Also she began to remember that she was a waif of the storm, adrift upon a treacherous and unknown sea.
"What's that?" cried Dorothy, starting to her feet.
"Why, I've just laid an egg, that's all," replied a small, but sharp and distinct voice, and looking around her the little girl discovered a yellow hen squatting in the opposite corner of the coop.
"Dear me!" she exclaimed, in surprise; "have YOU been here all night, too?"
"Of course," answered the hen, fluttering her wings and yawning. "When the coop blew away from the ship I clung fast to this corner, with claws and beak, for I knew if I fell into the water I'd surely be drowned. Indeed, I nearly drowned, as it was, with all that water washing over me. I never was so wet before in my life!"
"Yes," agreed Dorothy, "it was pretty wet, for a time, I know. But do you feel comfor'ble now?"
"Not very. The sun has helped to dry my feathers, as it has your dress, and I feel better since I laid my morning egg. But what's to become of us, I should like to know, afloat on this big pond?"
"I'd like to know that, too," said Dorothy. "But, tell me; how does it happen that you are able to talk? I thought hens could only cluck and cackle."
"Why, as for that," answered the yellow hen thoughtfully, "I've clucked and cackled all my life, and never spoken a word before this morning, that I can remember. But when you asked a question, a minute ago, it seemed the most natural thing in the world to answer you. So I spoke, and I seem to keep on speaking, just as you and other human beings do. Strange, isn't it?"
"Very," replied Dorothy. "If we were in the Land of Oz, I wouldn't think it so queer, because many of the animals can talk in that fairy country. But out here in the ocean must be a good long way from Oz."
"How is my grammar?" asked the yellow hen, anxiously. "Do I speak quite properly, in your judgment?"
"Yes," said Dorothy, "you do very well, for a beginner."
"I'm glad to know that," continued the yellow hen, in a confidential tone; "because, if one is going to talk, it's best to talk correctly. The red rooster has often said that my cluck and my cackle were quite perfect; and now it's a comfort to know I am talking properly."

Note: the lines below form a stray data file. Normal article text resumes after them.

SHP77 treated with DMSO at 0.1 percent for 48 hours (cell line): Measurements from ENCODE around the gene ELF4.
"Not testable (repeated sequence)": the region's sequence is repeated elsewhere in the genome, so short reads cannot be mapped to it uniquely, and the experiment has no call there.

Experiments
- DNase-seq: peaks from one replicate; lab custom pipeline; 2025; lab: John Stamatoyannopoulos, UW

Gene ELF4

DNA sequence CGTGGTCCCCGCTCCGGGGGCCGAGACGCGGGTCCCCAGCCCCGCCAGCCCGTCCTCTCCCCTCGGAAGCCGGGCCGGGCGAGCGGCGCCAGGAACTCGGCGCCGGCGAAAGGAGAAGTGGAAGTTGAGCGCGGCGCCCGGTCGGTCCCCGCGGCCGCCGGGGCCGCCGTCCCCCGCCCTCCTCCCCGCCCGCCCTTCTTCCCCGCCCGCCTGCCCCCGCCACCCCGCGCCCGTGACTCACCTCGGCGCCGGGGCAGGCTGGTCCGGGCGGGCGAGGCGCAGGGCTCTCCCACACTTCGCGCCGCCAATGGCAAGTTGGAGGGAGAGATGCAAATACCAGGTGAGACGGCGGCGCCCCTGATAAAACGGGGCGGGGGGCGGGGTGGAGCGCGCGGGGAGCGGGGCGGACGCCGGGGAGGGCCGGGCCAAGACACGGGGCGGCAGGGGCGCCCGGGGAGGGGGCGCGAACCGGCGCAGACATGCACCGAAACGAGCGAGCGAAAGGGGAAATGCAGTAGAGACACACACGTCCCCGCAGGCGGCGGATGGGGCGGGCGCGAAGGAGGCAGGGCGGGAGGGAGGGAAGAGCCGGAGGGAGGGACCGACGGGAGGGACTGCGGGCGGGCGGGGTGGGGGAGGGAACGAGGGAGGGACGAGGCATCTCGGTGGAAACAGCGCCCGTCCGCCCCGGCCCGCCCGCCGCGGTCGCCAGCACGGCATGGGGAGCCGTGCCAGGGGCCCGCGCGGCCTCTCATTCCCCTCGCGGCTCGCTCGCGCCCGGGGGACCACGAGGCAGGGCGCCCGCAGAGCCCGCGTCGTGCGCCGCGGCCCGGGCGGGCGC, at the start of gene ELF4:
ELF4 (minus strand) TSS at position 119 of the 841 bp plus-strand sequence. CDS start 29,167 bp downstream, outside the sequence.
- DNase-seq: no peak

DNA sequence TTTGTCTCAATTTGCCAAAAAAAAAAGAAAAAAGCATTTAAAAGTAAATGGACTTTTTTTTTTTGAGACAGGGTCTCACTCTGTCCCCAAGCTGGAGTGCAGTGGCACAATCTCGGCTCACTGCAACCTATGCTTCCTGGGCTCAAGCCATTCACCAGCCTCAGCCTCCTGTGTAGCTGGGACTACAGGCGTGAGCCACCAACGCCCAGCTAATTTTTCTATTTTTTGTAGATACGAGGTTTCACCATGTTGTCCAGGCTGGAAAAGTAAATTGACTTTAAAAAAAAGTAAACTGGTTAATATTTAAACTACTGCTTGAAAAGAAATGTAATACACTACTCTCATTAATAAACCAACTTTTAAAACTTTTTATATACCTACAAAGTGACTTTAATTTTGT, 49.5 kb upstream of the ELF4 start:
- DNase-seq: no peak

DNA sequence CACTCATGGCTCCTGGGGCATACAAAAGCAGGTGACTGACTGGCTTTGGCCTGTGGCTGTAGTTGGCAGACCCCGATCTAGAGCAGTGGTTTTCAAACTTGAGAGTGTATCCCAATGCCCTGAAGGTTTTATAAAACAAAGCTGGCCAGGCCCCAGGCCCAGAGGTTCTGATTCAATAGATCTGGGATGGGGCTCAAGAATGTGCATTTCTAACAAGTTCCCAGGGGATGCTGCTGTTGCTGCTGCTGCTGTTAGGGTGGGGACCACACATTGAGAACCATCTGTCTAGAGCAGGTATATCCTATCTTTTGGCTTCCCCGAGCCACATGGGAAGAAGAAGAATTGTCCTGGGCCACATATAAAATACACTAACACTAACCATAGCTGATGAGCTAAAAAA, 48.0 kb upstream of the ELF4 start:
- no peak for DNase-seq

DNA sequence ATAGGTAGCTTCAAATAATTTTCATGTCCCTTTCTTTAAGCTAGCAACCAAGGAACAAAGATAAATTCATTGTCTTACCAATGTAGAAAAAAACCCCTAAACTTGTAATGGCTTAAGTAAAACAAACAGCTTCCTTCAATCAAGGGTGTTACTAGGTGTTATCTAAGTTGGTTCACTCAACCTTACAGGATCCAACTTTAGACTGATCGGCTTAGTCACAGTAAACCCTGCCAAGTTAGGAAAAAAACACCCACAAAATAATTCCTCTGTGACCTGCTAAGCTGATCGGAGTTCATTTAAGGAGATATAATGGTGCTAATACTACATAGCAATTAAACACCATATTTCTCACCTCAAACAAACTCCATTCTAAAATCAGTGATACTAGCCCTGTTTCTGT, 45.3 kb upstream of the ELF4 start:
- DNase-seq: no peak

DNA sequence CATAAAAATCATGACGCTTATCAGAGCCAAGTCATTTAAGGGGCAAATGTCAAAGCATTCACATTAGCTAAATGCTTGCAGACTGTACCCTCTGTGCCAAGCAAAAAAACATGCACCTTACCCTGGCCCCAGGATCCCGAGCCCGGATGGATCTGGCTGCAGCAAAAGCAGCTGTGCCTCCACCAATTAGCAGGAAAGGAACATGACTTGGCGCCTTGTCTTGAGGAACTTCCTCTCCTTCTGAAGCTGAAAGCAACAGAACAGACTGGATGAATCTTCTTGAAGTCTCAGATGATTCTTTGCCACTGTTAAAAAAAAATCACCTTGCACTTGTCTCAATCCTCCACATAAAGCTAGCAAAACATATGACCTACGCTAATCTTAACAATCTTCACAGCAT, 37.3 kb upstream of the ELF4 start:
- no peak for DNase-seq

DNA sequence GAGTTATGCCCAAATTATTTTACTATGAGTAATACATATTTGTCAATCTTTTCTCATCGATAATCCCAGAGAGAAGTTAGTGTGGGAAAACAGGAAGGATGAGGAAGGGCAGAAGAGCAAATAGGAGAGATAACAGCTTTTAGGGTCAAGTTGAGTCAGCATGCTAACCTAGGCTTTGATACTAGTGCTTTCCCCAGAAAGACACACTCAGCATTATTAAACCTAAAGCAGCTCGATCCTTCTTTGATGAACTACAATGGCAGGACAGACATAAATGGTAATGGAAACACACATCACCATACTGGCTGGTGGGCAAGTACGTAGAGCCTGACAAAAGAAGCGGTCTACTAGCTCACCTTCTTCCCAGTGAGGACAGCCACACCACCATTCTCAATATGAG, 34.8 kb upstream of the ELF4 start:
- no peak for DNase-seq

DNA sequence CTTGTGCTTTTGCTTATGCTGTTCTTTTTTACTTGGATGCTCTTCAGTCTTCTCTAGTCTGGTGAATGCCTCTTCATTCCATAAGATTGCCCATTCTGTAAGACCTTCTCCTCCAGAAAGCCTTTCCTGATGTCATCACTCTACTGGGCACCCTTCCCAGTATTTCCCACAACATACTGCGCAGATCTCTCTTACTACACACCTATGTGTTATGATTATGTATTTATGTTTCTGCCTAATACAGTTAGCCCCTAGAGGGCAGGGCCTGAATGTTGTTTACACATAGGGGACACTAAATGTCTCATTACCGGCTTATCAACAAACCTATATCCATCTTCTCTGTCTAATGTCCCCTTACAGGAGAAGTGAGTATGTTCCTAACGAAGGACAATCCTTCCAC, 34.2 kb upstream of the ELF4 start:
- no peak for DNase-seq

"I'm beginning to get hungry," remarked Dorothy. "It's breakfast time; but there's no breakfast."
"You may have my egg," said the yellow hen. "I don't care for it, you know."
"Don't you want to hatch it?" asked the little girl, in surprise.
"No, indeed; I never care to hatch eggs unless I've a nice snug nest, in some quiet place, with a baker's dozen of eggs under me. That's thirteen, you know, and it's a lucky number for hens. So you may as well eat this egg."
"Oh, I couldn't POSS'BLY eat it, unless it was cooked," exclaimed Dorothy. "But I'm much obliged for your kindness, just the same."
"Don't mention it, my dear," answered the hen, calmly, and began preening her feathers.
For a moment Dorothy stood looking out over the wide sea. She was still thinking of the egg, though; so presently she asked:
"Why do you lay eggs, when you don't expect to hatch them?"
"It's a habit I have," replied the yellow hen. "It has always been my pride to lay a fresh egg every morning, except when I'm moulting. I never feel like having my morning cackle till the egg is properly laid, and without the chance to cackle I would not be happy."
"It's strange," said the girl, reflectively; "but as I'm not a hen I can't be 'spected to understand that."
"Certainly not, my dear."
Then Dorothy fell silent again. The yellow hen was some company, and a bit of comfort, too; but it was dreadfully lonely out on the big ocean, nevertheless.
After a time the hen flew up and perched upon the topmost slat of the coop, which was a little above Dorothy's head when she was sitting upon the bottom, as she had been doing for some moments past.
"Why, we are not far from land!" exclaimed the hen.
"Where? Where is it?" cried Dorothy, jumping up in great excitement.